By Gabe Rubin
January 6, 2016 at 6:50 pm ET
Nearly everyone in Congress believes taxpayers should never again be responsible for bailing out “too big to fail” financial institutions. But few agree on how to create an environment that insulates taxpayers from systemic risk and maintains favorable market conditions for financial institutions. There may even be differences among Democrats.
On the whole, Democrats are pushing for strong regulations over banks deemed financially significant, but they differ on the details. And the two leading Democratic presidential contenders are complicating the issue.
On Tuesday, Sanders presented his case for regulating Wall Street. In particular, he called for breaking up the largest banks within one year of assuming office. Crucially, Sanders said he wants to break up banks if they pose significant risk to the economy, but also if they have too much “economic and political power” by virtue of their size.
That policy stakes out a much more aggressive position than Sanders’ primary opponent Hillary Clinton, whose Wall Street plan calls on regulators to make sure that large financial institutions can be managed effectively. If financial institutions fail to demonstrate “appropriate accountability,” Clinton’s regulators would “require that they reorganize, downsize, or break apart.”
The distinction may be reflected in Congress among the supporters of the two candidates. For example, Rep. John Delaney, a Clinton supporter, is most worried about keeping financial institutions stable. “It’s incredibly important that financial institutions, particularly the large ones, which are systemically important, maintain the proper levels of capital,” the Maryland Democrat told Morning Consult on Wednesday. “The higher capital standards that have been imposed are appropriate, and in some cases they should probably be higher.”
Under the 2010 Dodd-Frank financial reforms, financial firms with more than $50 billion in assets must abide by stricter capital standards as well as undergo regular “stress tests” by federal regulators. Clinton’s campaign platform sets Dodd-Frank as a baseline reform for financial markets.
Rep. Keith Ellison, a Sanders supporter, goes further in his criticism of the biggest banks. “If you’re too big to fail, you’re too big to exist. I think their existence stifles competition and puts a burden on the taxpayer,” the Minnesota Democrat and leader of the Congressional Progressive Caucus said in an interview Wednesday.
Asked if he had to choose between Clinton’s or Sanders’ plans, he said, “I would support Senator Sanders’ approach because it’s more aggressive.”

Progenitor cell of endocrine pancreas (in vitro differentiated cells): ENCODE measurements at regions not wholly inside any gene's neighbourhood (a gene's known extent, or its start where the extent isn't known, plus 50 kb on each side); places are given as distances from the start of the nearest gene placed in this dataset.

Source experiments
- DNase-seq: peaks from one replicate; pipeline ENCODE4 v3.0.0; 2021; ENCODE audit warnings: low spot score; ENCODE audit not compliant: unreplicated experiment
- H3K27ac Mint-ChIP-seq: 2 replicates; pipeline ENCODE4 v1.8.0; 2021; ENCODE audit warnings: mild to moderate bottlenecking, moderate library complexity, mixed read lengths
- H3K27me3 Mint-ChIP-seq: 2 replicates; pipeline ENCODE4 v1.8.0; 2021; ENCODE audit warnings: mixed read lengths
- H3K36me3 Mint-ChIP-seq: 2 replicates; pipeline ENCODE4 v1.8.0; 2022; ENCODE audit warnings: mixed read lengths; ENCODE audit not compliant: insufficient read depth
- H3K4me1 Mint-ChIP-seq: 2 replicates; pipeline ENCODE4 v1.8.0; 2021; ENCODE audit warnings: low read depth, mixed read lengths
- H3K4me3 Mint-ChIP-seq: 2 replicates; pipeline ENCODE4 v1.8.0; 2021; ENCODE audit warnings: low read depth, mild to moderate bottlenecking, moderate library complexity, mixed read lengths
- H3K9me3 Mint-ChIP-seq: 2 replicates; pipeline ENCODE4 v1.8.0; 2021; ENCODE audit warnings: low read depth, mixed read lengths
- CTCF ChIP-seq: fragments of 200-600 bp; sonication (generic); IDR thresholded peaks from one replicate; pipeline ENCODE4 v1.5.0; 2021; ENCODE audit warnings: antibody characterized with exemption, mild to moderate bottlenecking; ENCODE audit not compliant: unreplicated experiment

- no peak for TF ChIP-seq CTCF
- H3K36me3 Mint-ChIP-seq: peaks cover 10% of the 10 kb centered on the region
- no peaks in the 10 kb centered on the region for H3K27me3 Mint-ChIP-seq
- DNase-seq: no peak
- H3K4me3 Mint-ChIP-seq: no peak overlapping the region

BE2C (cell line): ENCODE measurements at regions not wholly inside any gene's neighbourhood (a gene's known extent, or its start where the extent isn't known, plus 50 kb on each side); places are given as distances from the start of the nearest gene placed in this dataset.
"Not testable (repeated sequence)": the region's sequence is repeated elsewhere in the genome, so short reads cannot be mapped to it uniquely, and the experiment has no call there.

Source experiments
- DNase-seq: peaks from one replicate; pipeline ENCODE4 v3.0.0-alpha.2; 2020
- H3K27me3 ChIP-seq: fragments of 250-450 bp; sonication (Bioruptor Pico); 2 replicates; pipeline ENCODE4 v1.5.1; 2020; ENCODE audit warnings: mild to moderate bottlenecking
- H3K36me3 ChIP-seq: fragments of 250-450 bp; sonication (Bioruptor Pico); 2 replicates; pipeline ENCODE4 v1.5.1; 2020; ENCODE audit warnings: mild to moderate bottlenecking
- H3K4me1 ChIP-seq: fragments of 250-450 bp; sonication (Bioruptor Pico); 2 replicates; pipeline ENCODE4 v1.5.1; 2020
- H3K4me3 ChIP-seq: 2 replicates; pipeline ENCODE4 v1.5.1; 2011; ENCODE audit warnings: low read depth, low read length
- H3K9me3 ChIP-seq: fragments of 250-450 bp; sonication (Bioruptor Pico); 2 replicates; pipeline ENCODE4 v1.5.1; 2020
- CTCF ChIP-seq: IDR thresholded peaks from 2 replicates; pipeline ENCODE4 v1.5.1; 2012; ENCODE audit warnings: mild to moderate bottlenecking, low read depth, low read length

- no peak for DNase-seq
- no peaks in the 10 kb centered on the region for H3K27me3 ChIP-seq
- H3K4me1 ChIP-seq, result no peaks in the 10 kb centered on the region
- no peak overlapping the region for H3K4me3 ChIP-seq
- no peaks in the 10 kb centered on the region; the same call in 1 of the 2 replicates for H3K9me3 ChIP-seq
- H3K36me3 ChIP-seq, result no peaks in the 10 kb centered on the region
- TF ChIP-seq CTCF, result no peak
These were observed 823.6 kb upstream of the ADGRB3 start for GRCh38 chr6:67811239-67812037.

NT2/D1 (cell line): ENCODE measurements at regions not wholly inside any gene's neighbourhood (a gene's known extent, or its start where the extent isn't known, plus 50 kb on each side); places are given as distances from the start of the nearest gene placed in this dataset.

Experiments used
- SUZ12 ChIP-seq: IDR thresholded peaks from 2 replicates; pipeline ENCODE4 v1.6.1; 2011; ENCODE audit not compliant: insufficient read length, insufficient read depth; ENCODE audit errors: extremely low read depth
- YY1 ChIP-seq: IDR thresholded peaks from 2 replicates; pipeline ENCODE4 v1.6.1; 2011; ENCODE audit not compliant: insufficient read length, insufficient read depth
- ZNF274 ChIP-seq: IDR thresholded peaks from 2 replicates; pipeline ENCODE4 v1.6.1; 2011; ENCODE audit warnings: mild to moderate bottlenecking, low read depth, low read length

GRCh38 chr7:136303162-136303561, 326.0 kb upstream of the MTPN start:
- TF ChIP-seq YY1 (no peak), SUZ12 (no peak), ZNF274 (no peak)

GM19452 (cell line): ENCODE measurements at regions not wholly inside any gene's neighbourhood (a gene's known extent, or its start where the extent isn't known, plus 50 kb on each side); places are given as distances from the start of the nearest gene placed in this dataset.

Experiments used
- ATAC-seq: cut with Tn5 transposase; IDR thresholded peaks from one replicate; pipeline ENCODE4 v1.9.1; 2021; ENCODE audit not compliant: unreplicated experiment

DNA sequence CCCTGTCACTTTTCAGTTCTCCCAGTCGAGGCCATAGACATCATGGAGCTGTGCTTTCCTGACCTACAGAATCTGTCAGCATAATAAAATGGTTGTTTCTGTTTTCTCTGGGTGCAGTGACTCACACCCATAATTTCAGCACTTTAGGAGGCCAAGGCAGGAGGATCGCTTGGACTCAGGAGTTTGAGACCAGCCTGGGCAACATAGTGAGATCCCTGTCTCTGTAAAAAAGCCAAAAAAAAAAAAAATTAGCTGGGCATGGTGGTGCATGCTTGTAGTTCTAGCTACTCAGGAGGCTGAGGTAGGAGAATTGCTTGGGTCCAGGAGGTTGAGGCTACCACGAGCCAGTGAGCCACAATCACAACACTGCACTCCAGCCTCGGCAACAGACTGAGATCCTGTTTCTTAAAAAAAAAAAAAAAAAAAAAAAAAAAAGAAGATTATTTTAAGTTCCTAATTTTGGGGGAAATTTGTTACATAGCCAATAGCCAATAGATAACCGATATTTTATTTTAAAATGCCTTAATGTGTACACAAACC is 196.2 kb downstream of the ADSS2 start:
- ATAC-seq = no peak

Part of Sanders’ more aggressive approach stems from his belief that banks’ political power enables them to unduly influence the political process and water down essential regulations.
Ellison said he welcomed Sanders’ top-down approach to regulation. “It is a good thing for Wall Street to know that they must yield to civilian authority in Washington. They should not feel that they’re driving the bus. Elected representatives of the people are doing that,” he said. “When you draw out the regulatory process and it’s slow and unresponsive, I think you just create more problems for yourself in the long run.”
Delaney said that’s an unrealistic way to regulate, perhaps foreshadowing a potential back-and-forth between the two presidential hopefuls. “As a practical matter, the institutions and the regulators collaborate extensively, and they have to do that,” Delaney said. “The regulators rely upon information coming from the institution which they wouldn’t be able to get in an accurate manner if there wasn’t a lot of cooperation.”
Sen. Elizabeth Warren of Massachusetts, an informal arbiter of all things Democrat and financial, has said nice things about both the presidential candidates’ plans. “I’m glad Bernie Sanders is out there fighting to hold the big banks accountable,” she said in a Facebook post after Sanders released his plan. She similarly applauded Clinton last year, when she released her plan.
Republicans, for their part, dismissed any differences between the plans, instead favoring a more hands-off, market-based approach to bank regulation. “It looks like [Sanders and Clinton] want to destroy the big banks. That’s counterproductive,” said Rep. Steve Pearce of New Mexico in an interview.
Pearce blamed election-season politics for the one-upmanship between Sanders and Clinton on the subject of Wall Street reform. “I think that both of them are just trying to outplay each other right now.